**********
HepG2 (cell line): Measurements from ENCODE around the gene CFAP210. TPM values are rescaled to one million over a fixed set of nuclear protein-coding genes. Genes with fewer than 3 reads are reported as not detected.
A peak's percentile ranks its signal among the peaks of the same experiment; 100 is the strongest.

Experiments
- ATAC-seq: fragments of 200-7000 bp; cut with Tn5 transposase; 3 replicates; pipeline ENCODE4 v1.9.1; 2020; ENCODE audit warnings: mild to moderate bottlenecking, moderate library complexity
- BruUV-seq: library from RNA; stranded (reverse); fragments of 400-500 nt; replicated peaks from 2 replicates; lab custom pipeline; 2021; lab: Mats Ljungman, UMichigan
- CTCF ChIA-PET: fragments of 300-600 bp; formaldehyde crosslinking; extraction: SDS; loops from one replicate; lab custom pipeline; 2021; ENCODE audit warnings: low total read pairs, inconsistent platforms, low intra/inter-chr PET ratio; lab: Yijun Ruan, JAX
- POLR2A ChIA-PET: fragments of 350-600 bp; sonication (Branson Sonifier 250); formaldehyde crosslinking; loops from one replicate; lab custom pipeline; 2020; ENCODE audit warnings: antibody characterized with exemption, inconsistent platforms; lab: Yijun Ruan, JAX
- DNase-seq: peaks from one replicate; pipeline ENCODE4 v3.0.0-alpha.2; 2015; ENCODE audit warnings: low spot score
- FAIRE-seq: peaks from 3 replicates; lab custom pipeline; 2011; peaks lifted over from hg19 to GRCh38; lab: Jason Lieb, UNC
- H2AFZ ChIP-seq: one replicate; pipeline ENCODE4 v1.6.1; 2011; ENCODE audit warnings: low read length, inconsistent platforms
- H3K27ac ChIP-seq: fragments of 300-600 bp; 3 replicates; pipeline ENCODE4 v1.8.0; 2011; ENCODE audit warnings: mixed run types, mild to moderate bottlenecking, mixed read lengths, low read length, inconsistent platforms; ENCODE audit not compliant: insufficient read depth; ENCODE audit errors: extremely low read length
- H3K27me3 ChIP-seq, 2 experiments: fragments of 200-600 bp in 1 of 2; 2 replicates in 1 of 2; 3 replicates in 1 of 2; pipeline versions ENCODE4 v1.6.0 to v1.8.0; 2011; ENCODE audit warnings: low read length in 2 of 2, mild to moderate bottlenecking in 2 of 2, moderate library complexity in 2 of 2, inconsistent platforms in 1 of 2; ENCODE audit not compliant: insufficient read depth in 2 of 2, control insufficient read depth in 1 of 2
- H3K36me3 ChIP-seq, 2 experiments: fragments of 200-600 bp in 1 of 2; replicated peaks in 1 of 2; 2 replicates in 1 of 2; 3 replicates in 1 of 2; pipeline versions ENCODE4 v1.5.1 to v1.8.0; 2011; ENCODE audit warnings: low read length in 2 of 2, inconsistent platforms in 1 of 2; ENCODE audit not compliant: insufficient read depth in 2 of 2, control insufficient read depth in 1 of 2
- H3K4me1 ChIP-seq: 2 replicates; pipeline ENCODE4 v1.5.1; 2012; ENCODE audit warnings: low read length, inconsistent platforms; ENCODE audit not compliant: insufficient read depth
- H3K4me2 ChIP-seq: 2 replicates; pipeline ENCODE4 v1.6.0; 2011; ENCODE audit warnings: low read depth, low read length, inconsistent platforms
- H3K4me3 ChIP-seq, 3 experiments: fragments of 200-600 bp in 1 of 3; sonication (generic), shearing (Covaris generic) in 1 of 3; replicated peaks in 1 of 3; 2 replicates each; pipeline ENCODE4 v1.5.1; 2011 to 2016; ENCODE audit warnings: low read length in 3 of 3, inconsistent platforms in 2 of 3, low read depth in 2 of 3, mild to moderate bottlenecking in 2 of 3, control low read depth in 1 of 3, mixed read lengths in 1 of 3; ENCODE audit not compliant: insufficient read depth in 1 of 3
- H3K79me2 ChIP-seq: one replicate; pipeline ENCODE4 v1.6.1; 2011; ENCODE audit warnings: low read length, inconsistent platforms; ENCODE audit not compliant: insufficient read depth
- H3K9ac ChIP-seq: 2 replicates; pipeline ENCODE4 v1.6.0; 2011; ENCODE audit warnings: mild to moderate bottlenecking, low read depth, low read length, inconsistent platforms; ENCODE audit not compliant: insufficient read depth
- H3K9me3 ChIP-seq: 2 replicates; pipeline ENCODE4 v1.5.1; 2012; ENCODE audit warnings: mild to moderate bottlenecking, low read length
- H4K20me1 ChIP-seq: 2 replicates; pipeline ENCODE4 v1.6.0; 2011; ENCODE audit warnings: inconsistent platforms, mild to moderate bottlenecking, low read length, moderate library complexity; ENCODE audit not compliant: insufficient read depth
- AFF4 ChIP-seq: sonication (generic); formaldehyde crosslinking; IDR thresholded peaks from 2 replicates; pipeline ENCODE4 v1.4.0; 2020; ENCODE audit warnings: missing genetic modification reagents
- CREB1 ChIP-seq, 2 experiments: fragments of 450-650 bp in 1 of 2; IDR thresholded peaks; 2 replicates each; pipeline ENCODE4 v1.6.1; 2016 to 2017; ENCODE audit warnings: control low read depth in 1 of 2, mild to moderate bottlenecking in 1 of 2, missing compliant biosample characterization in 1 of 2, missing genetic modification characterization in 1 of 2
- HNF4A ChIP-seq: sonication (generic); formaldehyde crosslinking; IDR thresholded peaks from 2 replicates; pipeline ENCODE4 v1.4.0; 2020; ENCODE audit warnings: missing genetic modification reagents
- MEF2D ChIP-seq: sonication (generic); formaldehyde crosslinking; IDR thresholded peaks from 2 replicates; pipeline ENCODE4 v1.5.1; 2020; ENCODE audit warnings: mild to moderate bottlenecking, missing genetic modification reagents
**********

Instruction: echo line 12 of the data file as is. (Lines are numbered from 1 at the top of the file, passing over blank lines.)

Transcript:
- H3K27me3 ChIP-seq, 2 experiments: fragments of 200-600 bp in 1 of 2; 2 replicates in 1 of 2; 3 replicates in 1 of 2; pipeline versions ENCODE4 v1.6.0 to v1.8.0; 2011; ENCODE audit warnings: low read length in 2 of 2, mild to moderate bottlenecking in 2 of 2, moderate library complexity in 2 of 2, inconsistent platforms in 1 of 2; ENCODE audit not compliant: insufficient read depth in 2 of 2, control insufficient read depth in 1 of 2